The Land Reutilization Authority (LRA) has granted The Kranzberg Arts Foundation an option to purchase 24 properties in Gravois Park just north of Chippewa and 1 in Dutchtown as part of a scattered sites plan to develop affordable housing and studio space for artists. The $30,000 option agreement includes 12 existing buildings and 13 vacant lots totaling 91,798 sq ft of land according to LRA. Existing buildings will be renovated while new construction is planned for the vacant lots.
In a statement provided to NextSTL, Chris Hansen, Executive Director of the Kranzberg Arts Foundation said “The Kranzberg Arts Foundation in partnership with Incarnate Word Foundation and the Regional Arts Commission are excited that we have been awarded the options on 25 LRA properties in the Gravois Park Neighborhood with the intent of building wealth and equity, through home ownership, for low and moderate income artists. Now that the options are secure we can move forward to formalize our project and program plans. More details on the project, and how artists can apply, will be made available in the coming months.”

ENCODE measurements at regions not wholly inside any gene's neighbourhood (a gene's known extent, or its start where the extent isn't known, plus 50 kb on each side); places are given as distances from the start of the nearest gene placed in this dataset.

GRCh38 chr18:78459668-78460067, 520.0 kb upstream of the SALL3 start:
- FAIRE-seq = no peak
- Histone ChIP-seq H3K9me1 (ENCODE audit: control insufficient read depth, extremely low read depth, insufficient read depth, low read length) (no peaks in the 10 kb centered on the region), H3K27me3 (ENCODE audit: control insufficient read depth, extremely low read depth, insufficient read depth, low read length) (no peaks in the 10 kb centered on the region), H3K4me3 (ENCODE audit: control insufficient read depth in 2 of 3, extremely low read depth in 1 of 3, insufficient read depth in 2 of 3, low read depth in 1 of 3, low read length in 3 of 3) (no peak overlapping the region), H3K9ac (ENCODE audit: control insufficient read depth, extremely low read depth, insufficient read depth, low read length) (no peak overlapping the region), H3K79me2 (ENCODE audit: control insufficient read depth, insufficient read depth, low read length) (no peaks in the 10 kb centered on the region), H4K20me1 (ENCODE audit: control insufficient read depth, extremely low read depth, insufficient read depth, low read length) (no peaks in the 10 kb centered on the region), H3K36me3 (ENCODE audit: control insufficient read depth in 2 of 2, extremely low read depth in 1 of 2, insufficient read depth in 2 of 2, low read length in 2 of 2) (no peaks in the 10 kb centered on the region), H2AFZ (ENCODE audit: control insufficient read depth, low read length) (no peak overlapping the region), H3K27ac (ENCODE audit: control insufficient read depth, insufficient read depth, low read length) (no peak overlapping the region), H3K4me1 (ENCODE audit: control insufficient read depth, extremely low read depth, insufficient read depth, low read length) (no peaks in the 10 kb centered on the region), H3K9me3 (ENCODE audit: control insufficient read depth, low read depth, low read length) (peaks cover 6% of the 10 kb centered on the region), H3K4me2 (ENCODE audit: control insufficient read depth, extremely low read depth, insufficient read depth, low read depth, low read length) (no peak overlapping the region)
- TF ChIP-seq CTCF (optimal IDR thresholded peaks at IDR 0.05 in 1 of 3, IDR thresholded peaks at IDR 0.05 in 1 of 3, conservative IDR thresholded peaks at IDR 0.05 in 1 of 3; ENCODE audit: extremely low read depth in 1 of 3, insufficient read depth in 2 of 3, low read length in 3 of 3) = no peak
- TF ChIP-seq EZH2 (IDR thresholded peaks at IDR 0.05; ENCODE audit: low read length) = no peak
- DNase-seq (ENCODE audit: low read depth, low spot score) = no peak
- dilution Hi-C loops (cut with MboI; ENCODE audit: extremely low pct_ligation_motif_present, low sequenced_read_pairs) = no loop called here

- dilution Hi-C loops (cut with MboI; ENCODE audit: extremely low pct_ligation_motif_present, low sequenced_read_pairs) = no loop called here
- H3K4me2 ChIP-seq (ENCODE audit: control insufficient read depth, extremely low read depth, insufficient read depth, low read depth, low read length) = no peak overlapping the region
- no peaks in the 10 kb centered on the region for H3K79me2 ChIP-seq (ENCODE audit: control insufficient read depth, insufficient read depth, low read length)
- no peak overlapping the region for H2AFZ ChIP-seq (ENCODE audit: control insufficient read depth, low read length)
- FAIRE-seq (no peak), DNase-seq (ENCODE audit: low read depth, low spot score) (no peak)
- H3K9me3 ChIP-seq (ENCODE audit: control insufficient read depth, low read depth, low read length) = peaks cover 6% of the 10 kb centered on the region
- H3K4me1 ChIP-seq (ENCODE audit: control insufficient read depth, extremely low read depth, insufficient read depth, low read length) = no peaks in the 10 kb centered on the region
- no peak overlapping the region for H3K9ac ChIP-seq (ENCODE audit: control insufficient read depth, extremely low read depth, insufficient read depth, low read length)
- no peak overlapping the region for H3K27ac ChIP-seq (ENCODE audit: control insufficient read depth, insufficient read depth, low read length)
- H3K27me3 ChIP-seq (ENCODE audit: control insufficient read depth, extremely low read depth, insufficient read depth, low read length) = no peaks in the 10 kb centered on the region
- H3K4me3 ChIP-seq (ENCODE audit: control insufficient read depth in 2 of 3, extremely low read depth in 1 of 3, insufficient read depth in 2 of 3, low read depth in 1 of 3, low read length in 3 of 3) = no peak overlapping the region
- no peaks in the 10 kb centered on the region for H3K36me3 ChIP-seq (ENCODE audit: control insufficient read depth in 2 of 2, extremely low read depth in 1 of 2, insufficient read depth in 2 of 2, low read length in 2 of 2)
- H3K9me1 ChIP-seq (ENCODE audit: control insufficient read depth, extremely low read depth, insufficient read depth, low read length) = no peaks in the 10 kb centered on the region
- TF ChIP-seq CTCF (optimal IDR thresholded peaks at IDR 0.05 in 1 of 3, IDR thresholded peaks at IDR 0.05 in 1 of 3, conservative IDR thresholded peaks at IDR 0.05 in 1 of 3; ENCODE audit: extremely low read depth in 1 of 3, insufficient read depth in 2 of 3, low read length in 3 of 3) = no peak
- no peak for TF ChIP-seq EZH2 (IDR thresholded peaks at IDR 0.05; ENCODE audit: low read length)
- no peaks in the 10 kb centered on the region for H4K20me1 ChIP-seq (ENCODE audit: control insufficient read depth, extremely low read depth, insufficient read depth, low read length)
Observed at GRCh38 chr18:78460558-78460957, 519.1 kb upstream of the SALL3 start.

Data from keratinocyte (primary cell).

Although Gravois Park is located within the federally designated Gravois-Jefferson Streetcar Historic District, making most buildings in the neighborhood eligible for federal and state tax credits, historic tax credits will not be used, allowing for more flexibility in renovating existing buildings and creative freedom for future owners. Additionally, because the neighborhood is not located within a locally-designated historic district, new construction is not required to receive design approval from the St. Louis City Cultural Resources Office, again allowing for more creativity in the final product. The project will be a first of its kind model in St. Louis.
“This is a great development for our community. The partners involved are all committed to making the St Louis region a better place for all and we are excited to see this project move forward” said 20th Ward Alderman Cara Spencer who has been working with the organizations involved to help bring the concept to fruition for the last year.
The project includes some of the most challenging properties in the neighborhood to develop due to the small scale and current condition. Some have been vacant for decades and many have major structural problems. The Kranzberg Arts Foundation expects to exercise the option within 3 months and begin work this fall. The development comes on the heels of the grand opening of the Intersect Arts Center in February and last month’s groundbreaking of 16 historic renovations in Gravois Park & Dutchtown by Rise Community Development.